HOME

TheInfoList




The ''Tang Code'' () was a penal code that was established and used during the
Tang Dynasty The Tang dynasty (, ; ), or Tang Empire, was an imperial dynasty of China that ruled from 618 to 907, with an interregnum An interregnum (plural interregna or interregnums) is a period of discontinuity or "gap" in a government, organiza ...
in
China China (), officially the People's Republic of China (PRC; ), is a country in East Asia East Asia is the eastern region of Asia Asia () is Earth's largest and most populous continent, located primarily in the Eastern Hemisphere ...

China
. Supplemented by civil statutes and regulations, it became the basis for later dynastic codes not only in China but elsewhere in
East Asia East Asia is the eastern region of Asia, which is defined in both Geography, geographical and culture, ethno-cultural terms. The modern State (polity), states of East Asia include China, Japan, Mongolia, North Korea, South Korea, and Taiwan. ...

East Asia
. The Code synthesized
Legalist Legalist, Inc. is a Legal financing, litigation finance company based in San Francisco, California that funds commercial lawsuits on behalf of plaintiff attorneys, applying machine learning algorithms to evaluate its potential investments. History ...
and
Confucian , Shanxi Shanxi (; ; Chinese postal romanization, formerly romanised as Shansi) is a landlocked Provinces of China, province of the China, People's Republic of China and is part of the North China region. The capital and largest city of th ...

Confucian
interpretations of law. Created in AD 624 and modified in AD 627 and 637, it was promulgated in AD 652 with 502 articles in 12 sections and enhanced with a commentary (the 唐律疏議) in 653. Considered one of the greatest achievements of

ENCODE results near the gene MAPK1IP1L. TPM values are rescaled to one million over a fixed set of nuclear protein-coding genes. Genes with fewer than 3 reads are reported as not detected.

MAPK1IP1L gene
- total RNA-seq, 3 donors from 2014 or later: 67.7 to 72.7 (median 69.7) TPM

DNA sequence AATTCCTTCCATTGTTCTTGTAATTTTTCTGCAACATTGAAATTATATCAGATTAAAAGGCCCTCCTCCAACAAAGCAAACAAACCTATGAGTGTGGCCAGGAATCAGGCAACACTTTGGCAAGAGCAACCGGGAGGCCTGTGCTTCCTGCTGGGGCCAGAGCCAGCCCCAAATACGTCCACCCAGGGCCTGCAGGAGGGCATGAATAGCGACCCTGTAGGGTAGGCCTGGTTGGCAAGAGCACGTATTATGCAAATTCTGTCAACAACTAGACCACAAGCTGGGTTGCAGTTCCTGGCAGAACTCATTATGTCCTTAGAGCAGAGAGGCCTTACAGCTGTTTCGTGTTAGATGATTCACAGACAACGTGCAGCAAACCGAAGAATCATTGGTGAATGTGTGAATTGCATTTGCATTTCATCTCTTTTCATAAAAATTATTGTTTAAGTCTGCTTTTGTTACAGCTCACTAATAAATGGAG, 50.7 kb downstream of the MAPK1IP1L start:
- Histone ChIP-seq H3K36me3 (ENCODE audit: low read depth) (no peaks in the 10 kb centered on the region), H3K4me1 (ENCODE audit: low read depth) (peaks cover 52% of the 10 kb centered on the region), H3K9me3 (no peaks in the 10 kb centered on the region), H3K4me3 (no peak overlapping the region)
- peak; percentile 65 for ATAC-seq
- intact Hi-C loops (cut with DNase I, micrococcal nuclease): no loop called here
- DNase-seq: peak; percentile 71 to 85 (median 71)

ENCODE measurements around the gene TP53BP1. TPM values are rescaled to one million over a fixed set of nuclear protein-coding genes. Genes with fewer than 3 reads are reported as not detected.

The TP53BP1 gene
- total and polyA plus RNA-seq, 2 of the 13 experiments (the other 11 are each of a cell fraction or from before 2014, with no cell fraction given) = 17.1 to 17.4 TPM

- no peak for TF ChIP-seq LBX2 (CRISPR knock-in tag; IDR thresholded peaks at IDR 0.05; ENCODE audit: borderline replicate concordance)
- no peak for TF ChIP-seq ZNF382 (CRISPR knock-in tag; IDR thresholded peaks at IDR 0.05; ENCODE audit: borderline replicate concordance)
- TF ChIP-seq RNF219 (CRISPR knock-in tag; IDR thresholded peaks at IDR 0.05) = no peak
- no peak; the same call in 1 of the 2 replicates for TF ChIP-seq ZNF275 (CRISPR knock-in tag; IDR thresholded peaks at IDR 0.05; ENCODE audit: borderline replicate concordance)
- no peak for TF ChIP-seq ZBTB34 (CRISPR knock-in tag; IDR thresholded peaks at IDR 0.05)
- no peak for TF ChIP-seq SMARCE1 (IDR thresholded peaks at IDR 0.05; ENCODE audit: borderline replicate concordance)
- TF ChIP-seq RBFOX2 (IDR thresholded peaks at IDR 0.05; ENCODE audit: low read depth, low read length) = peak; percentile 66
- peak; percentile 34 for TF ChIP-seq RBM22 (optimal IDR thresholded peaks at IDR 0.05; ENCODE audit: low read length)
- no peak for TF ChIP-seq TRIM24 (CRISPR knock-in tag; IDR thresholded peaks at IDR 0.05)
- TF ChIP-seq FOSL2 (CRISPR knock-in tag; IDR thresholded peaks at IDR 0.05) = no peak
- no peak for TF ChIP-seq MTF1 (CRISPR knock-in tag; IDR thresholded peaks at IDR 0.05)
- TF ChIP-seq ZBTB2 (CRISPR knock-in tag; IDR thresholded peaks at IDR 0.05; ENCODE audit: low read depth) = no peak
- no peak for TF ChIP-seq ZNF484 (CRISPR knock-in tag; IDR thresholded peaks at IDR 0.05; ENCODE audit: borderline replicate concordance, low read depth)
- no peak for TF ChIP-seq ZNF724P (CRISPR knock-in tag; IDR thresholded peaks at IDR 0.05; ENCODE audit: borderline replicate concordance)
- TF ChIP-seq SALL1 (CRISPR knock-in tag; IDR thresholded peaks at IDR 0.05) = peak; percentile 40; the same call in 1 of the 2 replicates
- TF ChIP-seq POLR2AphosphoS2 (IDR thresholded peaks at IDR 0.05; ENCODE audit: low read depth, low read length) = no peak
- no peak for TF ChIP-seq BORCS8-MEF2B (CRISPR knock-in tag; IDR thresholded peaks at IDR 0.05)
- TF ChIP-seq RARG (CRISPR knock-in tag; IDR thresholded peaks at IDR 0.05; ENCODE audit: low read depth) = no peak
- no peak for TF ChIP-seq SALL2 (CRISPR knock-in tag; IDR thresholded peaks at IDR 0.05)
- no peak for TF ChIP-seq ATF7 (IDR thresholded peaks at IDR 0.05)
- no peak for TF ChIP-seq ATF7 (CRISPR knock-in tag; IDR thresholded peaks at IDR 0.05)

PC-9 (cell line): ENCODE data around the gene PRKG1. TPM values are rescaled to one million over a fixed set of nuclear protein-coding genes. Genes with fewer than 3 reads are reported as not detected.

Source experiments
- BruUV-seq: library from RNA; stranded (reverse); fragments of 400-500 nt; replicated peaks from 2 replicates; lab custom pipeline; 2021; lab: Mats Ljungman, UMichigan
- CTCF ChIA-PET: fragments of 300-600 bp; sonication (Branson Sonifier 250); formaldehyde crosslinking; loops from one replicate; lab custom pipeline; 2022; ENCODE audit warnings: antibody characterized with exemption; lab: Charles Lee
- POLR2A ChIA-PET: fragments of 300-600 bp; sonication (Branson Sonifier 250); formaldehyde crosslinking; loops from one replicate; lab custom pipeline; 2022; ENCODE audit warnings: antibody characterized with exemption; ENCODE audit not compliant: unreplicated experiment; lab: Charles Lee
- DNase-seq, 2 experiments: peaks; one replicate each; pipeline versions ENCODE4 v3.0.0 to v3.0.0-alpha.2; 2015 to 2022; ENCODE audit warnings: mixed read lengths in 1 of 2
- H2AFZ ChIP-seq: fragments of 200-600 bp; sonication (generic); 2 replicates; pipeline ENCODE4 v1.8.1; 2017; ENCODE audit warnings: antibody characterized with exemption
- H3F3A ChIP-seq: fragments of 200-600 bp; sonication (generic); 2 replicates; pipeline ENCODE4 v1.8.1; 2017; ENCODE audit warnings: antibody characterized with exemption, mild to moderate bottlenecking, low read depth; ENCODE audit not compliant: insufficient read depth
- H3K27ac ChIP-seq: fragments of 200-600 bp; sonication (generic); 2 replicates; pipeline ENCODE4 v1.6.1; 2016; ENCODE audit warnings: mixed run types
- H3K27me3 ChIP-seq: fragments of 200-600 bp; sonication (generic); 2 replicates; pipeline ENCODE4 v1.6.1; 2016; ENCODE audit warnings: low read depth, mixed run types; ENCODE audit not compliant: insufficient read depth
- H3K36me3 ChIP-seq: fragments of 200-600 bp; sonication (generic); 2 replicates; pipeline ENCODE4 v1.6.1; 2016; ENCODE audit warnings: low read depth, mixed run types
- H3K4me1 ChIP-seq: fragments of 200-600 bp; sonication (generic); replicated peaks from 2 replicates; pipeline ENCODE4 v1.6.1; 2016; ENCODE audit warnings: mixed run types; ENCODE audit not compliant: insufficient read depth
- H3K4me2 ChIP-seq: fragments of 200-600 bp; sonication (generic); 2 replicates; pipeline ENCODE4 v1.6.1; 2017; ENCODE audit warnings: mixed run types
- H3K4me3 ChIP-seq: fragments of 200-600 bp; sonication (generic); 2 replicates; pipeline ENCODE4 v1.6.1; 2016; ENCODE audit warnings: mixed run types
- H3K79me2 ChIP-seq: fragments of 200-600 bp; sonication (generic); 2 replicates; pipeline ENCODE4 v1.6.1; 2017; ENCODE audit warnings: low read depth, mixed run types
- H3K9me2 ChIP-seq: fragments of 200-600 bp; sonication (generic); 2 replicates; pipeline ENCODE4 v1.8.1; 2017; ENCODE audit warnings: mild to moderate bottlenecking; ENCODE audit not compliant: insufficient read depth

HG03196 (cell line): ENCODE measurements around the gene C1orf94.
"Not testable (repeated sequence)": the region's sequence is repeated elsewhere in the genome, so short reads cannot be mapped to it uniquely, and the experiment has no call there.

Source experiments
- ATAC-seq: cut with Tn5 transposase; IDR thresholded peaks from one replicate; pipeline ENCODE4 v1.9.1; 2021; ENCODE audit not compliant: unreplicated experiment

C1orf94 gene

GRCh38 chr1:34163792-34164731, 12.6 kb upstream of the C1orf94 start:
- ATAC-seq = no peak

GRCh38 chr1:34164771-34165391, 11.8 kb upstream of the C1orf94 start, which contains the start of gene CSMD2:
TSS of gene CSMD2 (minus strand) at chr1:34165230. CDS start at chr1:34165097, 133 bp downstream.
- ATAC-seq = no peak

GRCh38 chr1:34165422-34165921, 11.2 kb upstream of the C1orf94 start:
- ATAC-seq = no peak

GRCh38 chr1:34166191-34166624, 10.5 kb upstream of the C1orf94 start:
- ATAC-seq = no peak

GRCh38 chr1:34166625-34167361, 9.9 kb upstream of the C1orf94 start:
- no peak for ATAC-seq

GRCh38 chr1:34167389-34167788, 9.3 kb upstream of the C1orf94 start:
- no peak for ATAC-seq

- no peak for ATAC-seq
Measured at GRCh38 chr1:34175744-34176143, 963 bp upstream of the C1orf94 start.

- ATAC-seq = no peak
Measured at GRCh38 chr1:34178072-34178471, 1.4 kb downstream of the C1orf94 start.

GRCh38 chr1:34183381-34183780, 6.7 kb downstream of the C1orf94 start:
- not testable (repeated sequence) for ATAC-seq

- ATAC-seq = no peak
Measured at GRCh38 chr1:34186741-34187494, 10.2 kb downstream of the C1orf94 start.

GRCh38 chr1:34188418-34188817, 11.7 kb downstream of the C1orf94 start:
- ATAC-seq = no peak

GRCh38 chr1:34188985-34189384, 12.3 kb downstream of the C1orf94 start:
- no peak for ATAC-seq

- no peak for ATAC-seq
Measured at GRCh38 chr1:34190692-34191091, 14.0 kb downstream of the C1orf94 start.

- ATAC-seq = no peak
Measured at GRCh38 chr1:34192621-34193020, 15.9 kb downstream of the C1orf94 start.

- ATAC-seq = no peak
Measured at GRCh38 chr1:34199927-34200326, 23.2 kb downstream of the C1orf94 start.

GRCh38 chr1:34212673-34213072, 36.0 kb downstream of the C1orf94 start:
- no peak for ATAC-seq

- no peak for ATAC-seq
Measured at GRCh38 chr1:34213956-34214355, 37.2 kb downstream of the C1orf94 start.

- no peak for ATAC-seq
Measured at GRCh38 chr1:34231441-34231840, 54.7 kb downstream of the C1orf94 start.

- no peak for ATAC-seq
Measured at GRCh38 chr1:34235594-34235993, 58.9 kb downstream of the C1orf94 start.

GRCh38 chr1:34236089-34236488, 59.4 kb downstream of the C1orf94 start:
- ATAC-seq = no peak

traditional Chinese law Traditional Chinese law refers to the laws, regulations, and rules used in China China (), officially the People's Republic of China (PRC; ), is a country in . It is the world's , with a of more than 1.4 billion. China spans five geogr ...
, the Tang Code is also the earliest Chinese code to have been transmitted to the present in its complete form.Gernet (1996)
244-245


Origin and context

The Tang code took its roots in the code of the
Northern Zhou The Northern Zhou (; ) followed the Western Wei, and ruled northern China China, officially the People's Republic of China (PRC), is a country in East Asia. It is the List of countries and dependencies by population, world's most populou ...
(564) dynasty, which was itself based on the earlier codes of the Cao-Wei and
Western Jin Western may refer to: Places *Western, Nebraska, a village in the US *Western, New York, a town in the US *Western Creek, Tasmania, a locality in Australia *Western Junction, Tasmania, a locality in Australia *Western world, countries that ide ...
(268).Gernet (1996)
244
Aiming to smooth the earlier laws and reduce physical punishments (such as mutilations) in order to appease social tensions in the newly pacified Tang territories, it was created in AD 624 at the request of
Emperor Gaozu of Tang Emperor Gaozu of Tang (7 April 566 – 25 June 635, born Li Yuan, courtesy name A courtesy name (), also known as a style name, is a name bestowed upon one at adulthood in addition to one's given name. This practice is a tradition in the ...
. After further revisions in 627 and 637 under Emperor Taizong, the code was completed by commentaries in 653, under Gaozong.


Organization and system of punishments

French historian and
sinologist Sinology or Chinese studies, is an academic discipline that focuses on the study of China China, officially the People's Republic of China (PRC), is a country in East Asia. It is the List of countries and dependencies by population, world's ...
Jacques Gernet Jacques Gernet (; ; 22 December 1921, Algiers, French Algeria – 3 March 2018, Vannes) was an eminent French people, French sinologist of the second half of the 20th century. His best-known work is ''The Chinese Civilization'', a 900-page summary ...